Our office recovered $85,000.00 for our client who was involved in the all too common “rear-ender” auto accident.
In this case, our client, a fifty-seven year old woman, was simply rear-ended while driving on the expressway. Naturally, the insurance carrier felt that our client sustained only minor injuries.
In many rear-ender auto accidents, the insurance carrier will claim that there were no injuries, or only minor injuries, sustained in the accident. And, they will support this claim on the fact that there was no ambulance involved. Or that the client did not go to the hospital the day of the accident. Or that the client did not go to the hospital at all until days later.
Even in those cases in which the client does go to the hospital immediately from the scene, the hospital record may not fully reflect the extent of the injury. Quite often the areas of pain the day after the accident will be substantially different than the pain noticed the day before. Or, sometimes severe pain to one body part may mask an injury to another body part. Very simply, how one feels immediately after an accident may be entirely different days, even weeks later.
In this case, our client went to the emergency room three days in a row complaining of headaches, dizziness, vomiting, and back pain. Seven months later, our client had an MRI of the left shoulder, confirming a rotator cuff tear. Naturally, the insurance carrier refused the claim for a left shoulder injury, stating that our client did not injure her shoulder in the accident. Specifically, the insurance carrier claimed, correctly, that our client had no left shoulder complaints the day of the accident. And that our client had no complaints of shoulder pain on the three hospital visits following the accident. Therefore, our client did not injure her shoulder from the accident.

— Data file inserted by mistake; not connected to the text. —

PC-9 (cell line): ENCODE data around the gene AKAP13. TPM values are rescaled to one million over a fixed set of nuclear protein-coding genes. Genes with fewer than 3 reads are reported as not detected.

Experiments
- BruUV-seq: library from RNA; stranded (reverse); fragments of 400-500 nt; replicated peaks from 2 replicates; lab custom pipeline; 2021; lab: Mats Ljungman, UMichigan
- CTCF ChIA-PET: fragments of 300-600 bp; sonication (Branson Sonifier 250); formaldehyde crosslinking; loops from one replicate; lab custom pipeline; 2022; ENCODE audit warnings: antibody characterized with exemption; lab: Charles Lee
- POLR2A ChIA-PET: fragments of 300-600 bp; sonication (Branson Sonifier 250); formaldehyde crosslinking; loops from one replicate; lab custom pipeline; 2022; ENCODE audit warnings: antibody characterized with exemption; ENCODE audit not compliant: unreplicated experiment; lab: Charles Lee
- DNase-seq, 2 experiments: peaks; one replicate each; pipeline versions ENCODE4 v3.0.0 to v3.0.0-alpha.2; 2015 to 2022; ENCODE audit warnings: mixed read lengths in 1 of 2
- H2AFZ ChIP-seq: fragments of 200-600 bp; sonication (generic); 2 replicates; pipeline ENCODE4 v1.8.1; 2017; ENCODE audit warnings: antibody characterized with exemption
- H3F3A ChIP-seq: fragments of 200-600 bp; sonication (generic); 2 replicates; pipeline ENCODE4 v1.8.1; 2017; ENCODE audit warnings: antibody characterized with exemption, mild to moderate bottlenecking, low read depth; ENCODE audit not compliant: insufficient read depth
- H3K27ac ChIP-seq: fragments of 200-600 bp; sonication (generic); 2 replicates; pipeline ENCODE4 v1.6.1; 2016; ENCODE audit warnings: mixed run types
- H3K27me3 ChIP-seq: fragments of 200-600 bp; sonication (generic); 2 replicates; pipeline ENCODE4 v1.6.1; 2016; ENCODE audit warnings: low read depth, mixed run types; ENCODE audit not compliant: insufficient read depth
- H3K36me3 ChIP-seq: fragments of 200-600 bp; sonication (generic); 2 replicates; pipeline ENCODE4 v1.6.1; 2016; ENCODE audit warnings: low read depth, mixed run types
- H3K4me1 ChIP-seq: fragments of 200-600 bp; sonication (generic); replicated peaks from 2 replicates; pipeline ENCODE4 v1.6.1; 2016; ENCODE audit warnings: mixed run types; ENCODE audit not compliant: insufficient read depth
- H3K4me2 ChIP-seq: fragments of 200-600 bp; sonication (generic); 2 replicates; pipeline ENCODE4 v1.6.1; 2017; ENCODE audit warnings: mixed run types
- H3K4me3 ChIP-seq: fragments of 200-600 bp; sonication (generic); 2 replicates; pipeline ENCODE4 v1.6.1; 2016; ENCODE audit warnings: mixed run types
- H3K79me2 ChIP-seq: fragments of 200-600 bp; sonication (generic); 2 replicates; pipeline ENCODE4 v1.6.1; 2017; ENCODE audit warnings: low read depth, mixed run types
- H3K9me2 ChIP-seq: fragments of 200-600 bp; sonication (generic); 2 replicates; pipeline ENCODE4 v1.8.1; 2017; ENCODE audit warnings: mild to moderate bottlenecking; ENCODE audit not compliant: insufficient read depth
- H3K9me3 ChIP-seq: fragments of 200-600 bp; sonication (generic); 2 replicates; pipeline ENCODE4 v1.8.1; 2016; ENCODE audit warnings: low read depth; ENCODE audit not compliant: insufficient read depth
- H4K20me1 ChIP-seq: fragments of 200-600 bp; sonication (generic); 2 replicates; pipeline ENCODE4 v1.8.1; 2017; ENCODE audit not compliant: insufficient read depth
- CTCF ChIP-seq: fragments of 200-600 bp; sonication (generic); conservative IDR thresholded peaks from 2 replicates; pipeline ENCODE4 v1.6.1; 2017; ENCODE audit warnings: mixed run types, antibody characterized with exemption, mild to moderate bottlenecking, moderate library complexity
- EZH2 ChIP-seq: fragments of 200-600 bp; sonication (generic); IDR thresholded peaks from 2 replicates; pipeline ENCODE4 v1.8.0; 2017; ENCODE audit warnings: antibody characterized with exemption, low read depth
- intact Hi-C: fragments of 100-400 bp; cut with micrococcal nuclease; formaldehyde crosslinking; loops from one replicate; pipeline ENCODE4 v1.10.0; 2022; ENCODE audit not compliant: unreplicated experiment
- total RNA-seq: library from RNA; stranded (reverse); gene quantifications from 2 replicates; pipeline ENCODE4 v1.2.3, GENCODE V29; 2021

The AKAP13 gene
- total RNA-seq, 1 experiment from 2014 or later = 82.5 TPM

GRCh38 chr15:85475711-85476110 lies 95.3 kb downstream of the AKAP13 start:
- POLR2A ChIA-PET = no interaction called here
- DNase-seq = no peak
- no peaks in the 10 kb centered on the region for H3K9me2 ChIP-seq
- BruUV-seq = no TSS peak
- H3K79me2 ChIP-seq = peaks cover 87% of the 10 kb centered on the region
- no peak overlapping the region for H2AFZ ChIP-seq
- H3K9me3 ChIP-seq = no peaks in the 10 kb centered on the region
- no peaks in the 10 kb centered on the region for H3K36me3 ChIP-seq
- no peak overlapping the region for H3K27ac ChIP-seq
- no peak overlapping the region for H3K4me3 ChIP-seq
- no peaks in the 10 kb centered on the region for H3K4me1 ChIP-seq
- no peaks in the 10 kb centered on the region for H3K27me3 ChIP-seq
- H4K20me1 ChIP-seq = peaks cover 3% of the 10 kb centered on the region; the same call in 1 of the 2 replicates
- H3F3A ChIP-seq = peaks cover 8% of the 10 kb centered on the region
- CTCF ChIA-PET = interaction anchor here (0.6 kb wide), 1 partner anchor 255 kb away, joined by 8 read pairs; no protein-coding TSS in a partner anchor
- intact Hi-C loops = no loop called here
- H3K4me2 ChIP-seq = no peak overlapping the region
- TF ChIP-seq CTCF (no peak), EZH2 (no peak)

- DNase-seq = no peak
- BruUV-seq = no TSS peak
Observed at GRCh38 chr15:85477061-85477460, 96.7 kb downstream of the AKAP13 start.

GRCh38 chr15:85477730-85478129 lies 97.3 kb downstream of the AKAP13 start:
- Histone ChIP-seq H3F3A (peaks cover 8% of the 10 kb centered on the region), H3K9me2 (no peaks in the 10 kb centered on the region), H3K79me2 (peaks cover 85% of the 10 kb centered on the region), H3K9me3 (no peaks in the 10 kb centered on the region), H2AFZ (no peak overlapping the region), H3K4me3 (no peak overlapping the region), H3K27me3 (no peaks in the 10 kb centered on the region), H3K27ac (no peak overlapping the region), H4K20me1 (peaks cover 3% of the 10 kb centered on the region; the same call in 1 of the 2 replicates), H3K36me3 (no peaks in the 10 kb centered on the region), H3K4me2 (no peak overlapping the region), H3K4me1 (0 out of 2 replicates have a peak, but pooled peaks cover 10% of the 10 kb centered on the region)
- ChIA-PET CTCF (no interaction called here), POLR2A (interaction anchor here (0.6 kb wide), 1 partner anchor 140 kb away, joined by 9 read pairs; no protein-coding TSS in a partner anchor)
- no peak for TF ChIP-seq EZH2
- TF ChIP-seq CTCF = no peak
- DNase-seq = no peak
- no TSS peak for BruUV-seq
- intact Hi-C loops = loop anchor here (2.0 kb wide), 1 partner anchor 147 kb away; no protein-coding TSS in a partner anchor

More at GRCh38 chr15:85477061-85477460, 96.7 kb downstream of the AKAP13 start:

This scenario happens quite frequently in auto accidents. That is, many times a client will sustain injuries that do not fully manifest themselves until weeks, sometimes months after the incident. This usually occurs when a person sustains other painful injuries that attract most of their attention. Other, more serious but less painful injuries, are simply not noticed or not given adequate attention. A week or so later, when the distracting and painful injury subsides, the more serious injury begins to become noticeable.
This type of injury can be seen with ligament tears, such as tears to the ligaments or tendons of the shoulders or knees. Quite often, the injury is not very painful at first. It is only when the injury does not seem to get any better that the client gives it his full attention.
In this case, our client ended up tearing the ligament in her left shoulder. She underwent shoulder arthroscopic surgery involving rotator cuff repair. The surgery was performed one year after the accident.
The insurance company refused the claim and a lawsuit was filed. It was only after extensive litigation that the insurance carrier accepted liability.
If you are involved in an auto accident, you may have injuries that you do not think are serious, but are. These injuries may require medical attention sooner or later. The longer you wait to document your injuries, the more likely that the insurance carrier will deny your claim.
Don’t wait until the insurance carrier denies your claim. Call the Law Office of Charles J. Gale.